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220WVN Newsletter #204:New turf hurdles

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  • waylandvoters1
    Mar 5, 2007
    • 0 Attachment
      Dear Wayland Voter,

      State environmental officials have rejected the Wayland
      Boosters' design for installing artificial turf at the high school
      football field. This means delay and the possibility of added
      difficulty and expense.


      The Department of Environmental Protection has responded to
      the Boosters' plan for the turf project by demanding a new
      design, saying that drainage from the field could endanger the
      town's water supply even if the grass surface remains. The
      DEP's March 2 letter gives the Boosters 70 days to respond.

      Environmental analyst Nancy M. White wrote that "...bacteria were
      detected in the water from Happy Hollow well No. 1 in 2001, from
      a source that remains unknown. The field drainage system
      remains a route of transport for bacteria or chemical
      disinfectants from the field to the municipal water supply."
      Therefore the DEP recommends routing the drainage away from
      the Happy Hollow wells, which supply up to half of the town's
      drinking water.

      The DEP ruling doesn't specifically address the potential effect of
      toxic chemicals that some studies say would leach from 40,000
      used tires pulverized to create the playing surface. However, it
      sets high standards for treatment of runoff, rejecting the
      Boosters' argument that "the proposed design will not discharge
      to or affect a Critical Area." The letter requires that at least two
      test pits be dug, which could be difficult because of the wetness
      of the field.

      Changing the drainage could be difficult and expensive. A new
      pipe could in theory drain into the nearby Sudbury River, but that
      would require federal permission, and the Sudbury is a
      designated Wild and Scenic River. Nearby wetlands are
      controlled by the U.S. Fish and Wildlife Service, which is unlikely
      to be enthusiastic about accepting potentially toxic substances. A
      large leaching field could be constructed at some distance from
      the wells. Any of these possibilities could take considerable time
      and money.

      The Boosters met with contractors on Feb. 28 to solicit bids on
      the project, which was originally estimated at about $1 million.
      The bid documents set a deadline of March 12 to apply but didn't
      mention the impending DEP action, which was in response to
      an appeal filed by Wayland residents. The Boosters talked of
      beginning the project by May and completing it in August.
      Keeping that schedule would require a quick response to the
      DEP, which mandates revised plans by a registered engineer,
      and then a quick approval by the DEP.

      The Boosters say they have raised $700,000 to accompany
      $300,000 in community preservation funds approved by Town
      Meeting voters last fall. A pending lawsuit seeks to stop the use
      of preservation funds.

      The March 2 action follows earlier findings by the DEP calling
      attention to athletic fields and parking areas within the 400-foot
      well-protection zone. The town has ignored a 2002 DEP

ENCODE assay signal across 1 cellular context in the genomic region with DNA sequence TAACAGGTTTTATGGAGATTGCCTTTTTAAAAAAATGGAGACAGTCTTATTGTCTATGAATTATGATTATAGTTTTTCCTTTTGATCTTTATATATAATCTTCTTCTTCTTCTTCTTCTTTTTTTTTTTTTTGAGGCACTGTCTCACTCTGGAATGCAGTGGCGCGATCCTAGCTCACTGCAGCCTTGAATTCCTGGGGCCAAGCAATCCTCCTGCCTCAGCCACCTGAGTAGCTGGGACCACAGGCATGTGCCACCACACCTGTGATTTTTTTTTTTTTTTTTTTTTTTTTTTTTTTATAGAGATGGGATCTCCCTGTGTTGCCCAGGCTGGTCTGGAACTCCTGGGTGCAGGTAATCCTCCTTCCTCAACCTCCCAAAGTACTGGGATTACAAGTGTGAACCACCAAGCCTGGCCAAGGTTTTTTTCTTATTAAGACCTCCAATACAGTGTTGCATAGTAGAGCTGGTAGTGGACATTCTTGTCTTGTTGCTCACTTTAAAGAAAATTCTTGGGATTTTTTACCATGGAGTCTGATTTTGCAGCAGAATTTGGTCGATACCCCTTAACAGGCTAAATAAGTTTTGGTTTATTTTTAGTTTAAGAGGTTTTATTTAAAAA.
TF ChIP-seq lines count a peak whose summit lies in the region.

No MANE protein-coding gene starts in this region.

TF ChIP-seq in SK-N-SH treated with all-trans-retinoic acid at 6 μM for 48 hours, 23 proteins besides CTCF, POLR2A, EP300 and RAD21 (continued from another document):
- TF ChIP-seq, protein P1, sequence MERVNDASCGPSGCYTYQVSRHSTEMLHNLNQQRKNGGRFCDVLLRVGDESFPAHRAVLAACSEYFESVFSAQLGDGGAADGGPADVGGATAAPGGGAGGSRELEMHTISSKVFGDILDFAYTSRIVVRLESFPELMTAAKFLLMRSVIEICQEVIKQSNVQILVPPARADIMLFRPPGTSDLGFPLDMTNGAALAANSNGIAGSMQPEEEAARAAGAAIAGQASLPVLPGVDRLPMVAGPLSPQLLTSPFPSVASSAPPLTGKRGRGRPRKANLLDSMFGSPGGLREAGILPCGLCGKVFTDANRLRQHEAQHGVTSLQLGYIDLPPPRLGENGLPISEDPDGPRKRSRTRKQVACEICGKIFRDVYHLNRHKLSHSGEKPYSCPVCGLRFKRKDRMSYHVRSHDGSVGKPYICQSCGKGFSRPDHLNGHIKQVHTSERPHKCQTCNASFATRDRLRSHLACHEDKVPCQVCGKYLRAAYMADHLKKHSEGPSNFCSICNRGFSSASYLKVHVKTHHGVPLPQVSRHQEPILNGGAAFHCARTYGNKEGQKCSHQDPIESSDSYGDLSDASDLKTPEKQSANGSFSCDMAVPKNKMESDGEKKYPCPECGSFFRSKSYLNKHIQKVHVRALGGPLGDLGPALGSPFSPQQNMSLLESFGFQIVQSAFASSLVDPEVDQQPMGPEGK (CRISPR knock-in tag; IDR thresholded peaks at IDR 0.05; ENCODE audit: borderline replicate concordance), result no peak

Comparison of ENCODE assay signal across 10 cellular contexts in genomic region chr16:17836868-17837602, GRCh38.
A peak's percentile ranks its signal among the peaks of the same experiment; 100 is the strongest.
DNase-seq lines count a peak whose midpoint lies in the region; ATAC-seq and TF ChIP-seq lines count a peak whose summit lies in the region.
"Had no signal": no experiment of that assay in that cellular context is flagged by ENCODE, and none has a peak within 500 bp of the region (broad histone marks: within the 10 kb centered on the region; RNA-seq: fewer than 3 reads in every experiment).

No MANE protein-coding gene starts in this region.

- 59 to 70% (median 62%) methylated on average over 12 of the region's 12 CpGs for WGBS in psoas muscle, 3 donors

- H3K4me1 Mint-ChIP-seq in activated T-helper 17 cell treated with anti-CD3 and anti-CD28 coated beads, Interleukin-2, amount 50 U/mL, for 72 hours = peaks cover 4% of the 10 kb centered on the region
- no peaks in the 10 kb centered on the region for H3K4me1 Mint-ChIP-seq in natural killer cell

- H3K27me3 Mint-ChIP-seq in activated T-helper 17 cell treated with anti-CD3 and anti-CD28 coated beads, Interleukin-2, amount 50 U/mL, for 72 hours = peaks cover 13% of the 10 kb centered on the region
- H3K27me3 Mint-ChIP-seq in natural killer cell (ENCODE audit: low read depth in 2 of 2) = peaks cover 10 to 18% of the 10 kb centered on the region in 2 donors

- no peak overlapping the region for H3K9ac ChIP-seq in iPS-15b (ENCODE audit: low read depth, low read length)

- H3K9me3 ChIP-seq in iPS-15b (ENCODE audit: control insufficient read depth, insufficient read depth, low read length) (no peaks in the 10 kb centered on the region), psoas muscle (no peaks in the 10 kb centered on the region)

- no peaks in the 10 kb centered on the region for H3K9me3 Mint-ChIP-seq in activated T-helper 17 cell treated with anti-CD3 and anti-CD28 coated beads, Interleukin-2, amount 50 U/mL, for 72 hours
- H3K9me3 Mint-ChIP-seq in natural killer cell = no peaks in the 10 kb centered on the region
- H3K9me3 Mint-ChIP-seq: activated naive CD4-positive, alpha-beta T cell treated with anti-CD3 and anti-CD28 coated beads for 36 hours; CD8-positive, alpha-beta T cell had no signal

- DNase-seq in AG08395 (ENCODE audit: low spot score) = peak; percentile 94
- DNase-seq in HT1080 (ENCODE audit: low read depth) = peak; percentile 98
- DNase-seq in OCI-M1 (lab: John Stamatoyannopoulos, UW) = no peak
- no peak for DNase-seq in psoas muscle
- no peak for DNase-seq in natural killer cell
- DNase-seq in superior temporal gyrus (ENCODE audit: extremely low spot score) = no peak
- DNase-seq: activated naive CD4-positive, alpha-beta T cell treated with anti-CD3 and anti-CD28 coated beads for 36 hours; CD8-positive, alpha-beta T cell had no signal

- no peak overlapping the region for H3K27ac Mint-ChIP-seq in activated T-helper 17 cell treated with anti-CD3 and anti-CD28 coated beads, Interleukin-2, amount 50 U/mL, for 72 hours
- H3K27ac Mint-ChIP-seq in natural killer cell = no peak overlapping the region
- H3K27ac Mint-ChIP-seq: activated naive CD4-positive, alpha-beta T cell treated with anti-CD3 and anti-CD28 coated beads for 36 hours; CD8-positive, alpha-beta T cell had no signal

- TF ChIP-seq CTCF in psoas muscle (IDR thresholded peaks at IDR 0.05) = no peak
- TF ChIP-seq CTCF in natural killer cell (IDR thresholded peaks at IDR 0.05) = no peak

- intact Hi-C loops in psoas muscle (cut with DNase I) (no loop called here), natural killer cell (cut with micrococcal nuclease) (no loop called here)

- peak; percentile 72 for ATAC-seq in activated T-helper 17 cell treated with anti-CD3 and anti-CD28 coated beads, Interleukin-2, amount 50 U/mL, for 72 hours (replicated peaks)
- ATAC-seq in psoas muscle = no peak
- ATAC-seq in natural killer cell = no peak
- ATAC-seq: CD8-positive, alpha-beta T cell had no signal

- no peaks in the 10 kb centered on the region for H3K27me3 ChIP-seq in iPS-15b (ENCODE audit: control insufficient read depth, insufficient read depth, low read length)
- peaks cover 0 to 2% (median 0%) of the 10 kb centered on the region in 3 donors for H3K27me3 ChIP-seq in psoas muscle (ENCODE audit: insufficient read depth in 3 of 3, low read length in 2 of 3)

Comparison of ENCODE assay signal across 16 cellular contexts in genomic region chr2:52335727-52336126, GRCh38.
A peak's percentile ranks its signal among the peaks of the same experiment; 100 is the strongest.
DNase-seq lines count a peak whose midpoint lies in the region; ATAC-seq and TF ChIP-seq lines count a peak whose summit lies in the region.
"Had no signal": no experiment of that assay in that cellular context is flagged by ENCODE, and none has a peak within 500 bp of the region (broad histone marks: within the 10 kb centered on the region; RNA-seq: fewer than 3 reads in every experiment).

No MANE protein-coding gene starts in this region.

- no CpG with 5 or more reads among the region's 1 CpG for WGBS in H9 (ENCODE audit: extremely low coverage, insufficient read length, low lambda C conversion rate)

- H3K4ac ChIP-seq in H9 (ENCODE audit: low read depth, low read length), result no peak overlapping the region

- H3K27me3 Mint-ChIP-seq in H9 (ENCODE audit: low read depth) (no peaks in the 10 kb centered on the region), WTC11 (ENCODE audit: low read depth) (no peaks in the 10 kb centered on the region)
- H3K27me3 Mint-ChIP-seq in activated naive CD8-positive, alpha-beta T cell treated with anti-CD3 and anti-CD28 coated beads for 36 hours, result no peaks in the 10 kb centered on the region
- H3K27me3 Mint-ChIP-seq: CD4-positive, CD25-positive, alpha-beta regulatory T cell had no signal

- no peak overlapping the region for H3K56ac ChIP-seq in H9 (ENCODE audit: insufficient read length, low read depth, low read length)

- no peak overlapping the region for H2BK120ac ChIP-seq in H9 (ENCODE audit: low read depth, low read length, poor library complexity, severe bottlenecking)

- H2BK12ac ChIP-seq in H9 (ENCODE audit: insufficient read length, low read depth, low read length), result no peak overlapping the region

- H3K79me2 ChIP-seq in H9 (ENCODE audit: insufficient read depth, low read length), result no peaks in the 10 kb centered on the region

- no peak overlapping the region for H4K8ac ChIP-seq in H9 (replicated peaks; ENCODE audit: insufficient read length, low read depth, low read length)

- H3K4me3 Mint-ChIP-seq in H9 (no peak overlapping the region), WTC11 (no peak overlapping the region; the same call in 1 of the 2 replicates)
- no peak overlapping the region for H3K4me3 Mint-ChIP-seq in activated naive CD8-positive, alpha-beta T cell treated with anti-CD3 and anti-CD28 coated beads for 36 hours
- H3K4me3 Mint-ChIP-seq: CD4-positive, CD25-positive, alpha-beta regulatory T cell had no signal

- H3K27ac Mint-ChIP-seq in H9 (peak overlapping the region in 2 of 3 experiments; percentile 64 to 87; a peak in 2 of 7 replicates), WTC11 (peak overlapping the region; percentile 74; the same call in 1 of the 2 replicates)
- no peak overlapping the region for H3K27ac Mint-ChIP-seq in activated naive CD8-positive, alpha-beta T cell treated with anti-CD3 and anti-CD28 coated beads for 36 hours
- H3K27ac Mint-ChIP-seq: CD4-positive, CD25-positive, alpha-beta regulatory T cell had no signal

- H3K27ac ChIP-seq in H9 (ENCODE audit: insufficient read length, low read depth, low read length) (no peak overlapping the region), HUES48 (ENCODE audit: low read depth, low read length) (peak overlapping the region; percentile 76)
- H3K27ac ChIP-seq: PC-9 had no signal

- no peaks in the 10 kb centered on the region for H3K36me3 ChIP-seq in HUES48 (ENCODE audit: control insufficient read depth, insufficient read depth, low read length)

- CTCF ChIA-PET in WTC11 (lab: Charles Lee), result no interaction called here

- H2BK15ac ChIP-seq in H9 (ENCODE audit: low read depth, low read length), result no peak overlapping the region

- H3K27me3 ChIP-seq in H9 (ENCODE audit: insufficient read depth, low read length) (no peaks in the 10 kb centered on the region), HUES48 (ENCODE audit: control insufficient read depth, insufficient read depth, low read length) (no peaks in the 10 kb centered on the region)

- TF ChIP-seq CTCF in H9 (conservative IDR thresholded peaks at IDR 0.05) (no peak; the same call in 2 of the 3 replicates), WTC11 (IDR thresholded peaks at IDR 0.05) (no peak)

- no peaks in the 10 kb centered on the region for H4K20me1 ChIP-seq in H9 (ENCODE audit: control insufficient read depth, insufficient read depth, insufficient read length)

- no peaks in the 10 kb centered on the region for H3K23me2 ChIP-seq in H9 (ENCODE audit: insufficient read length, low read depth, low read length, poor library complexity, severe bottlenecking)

recommendation to move school bus parking from the area.

      Wayland resident Harvey Wolkoff of Ropes & Gray was
      appointed a pro bono lawyer to represent the School Committee
      in the environmental appeal. He initially told the DEP he
      represented the Wayland Conservation Commission, but after
      ConCom objections sent an unusual second letter on Feb. 6.
      The letter is on Ropes & Gray stationery and carries Wolkoff's
      name at the top, but is unsigned. At the bottom the letter is
      identified as from "Town of Wayland" as well as "Wayland School
      Committee." The letter apologizes for saying earlier that Gale
      Associates was the ConCom's turf consultant, when in fact Gale
      was employed by the Boosters, "acting on behalf of the Wayland
      School Committee."

      The letter refers to the project as turf "replacement," not
      preservation, which is a contention of the lawsuit opposing the
      use of preservation funds.

      -- Michael Short


      Many of you already distribute paper copies of WVN newsletters,
      for which we are very grateful. For various reasons, some WVN
      readers need a paper copy, and we do our best to provide one.
      But we still need volunteers.

      Many of you distribute them in your immediate neighborhood.
      Others deliver to houses along routes they often take through
      Wayland. Some mail copies. The ideal is to share the work as
      widely as possible to avoid great cost or inconvenience to

      Recently we lost an exemplary volunteer. A very private woman
      (and we'll respect that privacy by not identifying her here)
      efficiently distributed nearly three dozen copies of each WVN
      newsletter until her death recently. Her list was taken up by two
      other readers temporarily, but we're looking for enough
      volunteers to cut the load to a very few copies for each.

      Speed is NOT of the essence. If your travels don't take you near a
      particular address for a few days, so be it. If a copy sits unmailed
      for a day or two, fine.

      If you have comments or questions, please let me know at
      mmshort1@.... Or phone 358-2365.

      Many thanks.

      -- Michael Short
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      Wayland Voters Network
      Michael Short, Editor